Streets of Leeds are a blaze of colour as Sikh community stages annual Vaisakhi celebration
They came in their hundreds for one of the most spectacular – and colourful – occasions in the Leeds calendar.
An estimated 2,500 people flocked to a sun-kissed Millennium Square today as the city's Sikh community celebrated the annual festival of Vaisakhi.
Many of those present had walked to the city centre as part of a parade that set out from the Sikh Temple on Chapeltown Road this morning.
It wound its way along Harehills Lane and Sheepscar Street South before travelling along Eastgate, The Headrow and Cookridge Street en route to Millennium Square.
At the head of the procession was a truck bearing a 20-inch-diameter 'battle drum' called a nagara which was played throughout the course of the journey.
Many of those in the parade – which included floats, flatbed lorries and even a double-decker bus – were dressed in the Vaisakhi colours of yellow and orange.
People soaking up the atmosphere in Millennium Square this afternoon included Puneet Tayal, from Roundhay, who was with his wife Sanehlata and children Parth, 11, and Rushika, four.
He said: "It is good to know the whole city is embracing this. You have a lot of non-Indian people here and they will see inclusivity and a vibrant culture."
Other attendees included Mangal Singh, from Gipton, who was with his children Yuvraj, nine, and Parneet, five.
He said: "It is an important day for telling other communities who you are and it is something we look forward to every year. Everyone is welcome."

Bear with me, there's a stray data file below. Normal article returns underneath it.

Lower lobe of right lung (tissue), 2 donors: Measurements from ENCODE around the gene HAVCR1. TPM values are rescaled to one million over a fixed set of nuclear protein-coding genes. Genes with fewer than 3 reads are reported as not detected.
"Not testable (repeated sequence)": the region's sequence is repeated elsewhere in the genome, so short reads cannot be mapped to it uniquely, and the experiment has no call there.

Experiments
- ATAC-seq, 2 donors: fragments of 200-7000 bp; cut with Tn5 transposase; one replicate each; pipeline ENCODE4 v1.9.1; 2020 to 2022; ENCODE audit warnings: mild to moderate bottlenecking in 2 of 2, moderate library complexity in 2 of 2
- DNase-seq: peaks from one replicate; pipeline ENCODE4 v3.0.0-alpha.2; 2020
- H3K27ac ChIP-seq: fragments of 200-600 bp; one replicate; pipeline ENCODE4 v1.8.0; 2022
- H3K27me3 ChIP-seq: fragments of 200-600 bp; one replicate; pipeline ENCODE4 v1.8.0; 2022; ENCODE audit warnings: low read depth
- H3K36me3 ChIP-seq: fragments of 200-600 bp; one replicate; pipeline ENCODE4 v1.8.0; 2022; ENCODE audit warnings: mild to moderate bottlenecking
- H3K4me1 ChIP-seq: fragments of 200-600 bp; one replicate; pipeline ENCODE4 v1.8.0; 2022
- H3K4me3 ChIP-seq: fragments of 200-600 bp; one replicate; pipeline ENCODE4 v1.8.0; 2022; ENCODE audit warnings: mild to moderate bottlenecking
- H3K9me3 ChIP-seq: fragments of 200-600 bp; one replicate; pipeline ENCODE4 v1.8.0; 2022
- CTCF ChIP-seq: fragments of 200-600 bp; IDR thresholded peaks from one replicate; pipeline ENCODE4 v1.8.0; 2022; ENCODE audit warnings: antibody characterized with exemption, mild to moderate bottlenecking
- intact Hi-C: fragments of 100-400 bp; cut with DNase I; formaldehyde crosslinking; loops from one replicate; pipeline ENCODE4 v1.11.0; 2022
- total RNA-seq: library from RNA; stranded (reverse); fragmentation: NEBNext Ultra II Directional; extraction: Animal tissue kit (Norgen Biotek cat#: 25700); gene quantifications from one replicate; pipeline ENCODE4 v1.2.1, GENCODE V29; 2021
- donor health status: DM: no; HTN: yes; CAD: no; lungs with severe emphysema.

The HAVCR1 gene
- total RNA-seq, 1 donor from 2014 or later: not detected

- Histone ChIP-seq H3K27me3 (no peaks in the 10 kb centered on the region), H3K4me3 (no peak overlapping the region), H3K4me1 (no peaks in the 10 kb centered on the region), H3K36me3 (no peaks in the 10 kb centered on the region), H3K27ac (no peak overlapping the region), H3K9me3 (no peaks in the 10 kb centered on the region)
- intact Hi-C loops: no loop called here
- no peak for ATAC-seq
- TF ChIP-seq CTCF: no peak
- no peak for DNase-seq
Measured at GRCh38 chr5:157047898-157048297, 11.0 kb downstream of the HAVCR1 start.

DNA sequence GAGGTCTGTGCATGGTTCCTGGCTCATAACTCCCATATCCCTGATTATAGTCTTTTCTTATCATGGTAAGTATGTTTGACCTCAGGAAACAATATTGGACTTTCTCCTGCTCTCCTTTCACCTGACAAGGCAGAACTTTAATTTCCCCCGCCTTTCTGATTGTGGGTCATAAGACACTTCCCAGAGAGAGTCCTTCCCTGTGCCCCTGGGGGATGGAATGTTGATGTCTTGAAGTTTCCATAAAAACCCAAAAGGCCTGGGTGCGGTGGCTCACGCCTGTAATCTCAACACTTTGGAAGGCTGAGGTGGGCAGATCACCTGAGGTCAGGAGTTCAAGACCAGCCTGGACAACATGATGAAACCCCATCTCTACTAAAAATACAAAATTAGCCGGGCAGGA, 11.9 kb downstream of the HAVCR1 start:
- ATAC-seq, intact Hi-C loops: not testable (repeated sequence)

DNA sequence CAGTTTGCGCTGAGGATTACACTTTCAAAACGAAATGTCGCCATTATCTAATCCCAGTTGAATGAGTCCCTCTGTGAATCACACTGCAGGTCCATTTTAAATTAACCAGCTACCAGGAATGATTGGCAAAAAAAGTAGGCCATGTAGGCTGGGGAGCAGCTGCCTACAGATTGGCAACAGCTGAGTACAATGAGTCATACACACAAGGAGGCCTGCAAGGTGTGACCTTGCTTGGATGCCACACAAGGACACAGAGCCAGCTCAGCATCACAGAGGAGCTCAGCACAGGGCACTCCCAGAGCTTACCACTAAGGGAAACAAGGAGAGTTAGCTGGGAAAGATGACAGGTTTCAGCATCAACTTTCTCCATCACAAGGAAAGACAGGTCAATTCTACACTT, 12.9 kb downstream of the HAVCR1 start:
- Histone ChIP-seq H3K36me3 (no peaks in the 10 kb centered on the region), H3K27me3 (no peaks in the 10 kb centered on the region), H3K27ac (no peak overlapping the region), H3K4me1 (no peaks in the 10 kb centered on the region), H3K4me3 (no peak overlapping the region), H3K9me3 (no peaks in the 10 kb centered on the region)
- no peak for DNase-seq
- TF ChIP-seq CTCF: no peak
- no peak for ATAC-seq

The crowds in Millennium Square were treated to performances of traditional music as well as a display of a martial art named gatka.
They also heard from the Lord Mayor of Leeds, Coun Graham Latty, who paid tribute to the role played by the Sikh community in city life.
Other speakers included Leeds North East MP Fabian Hamilton, who told the event: "My dear friends, I can honestly say that it is half of my life that I have been coming to celebrate this day with you.
"Thirty two years ago I first came, I was 32 years old, now I am double that age but I am still here and I hope, please God, that I will be here in another 32 years.
"I wish you all well, have a glorious day, God is shining upon us with this great weather, enjoy yourselves, happy Vaisakhi."
Vaisakhi, which celebrates baptism and rebirth, is a long established harvest festival in the Punjab region of India.
One of the holiest days in the Sikh calendar, it marks the creation of the Khalsa, the formalisation of the Sikh faith in 1699.
The parade was scheduled to set back off from Millennium Square bound for Chapeltown at about 4pm.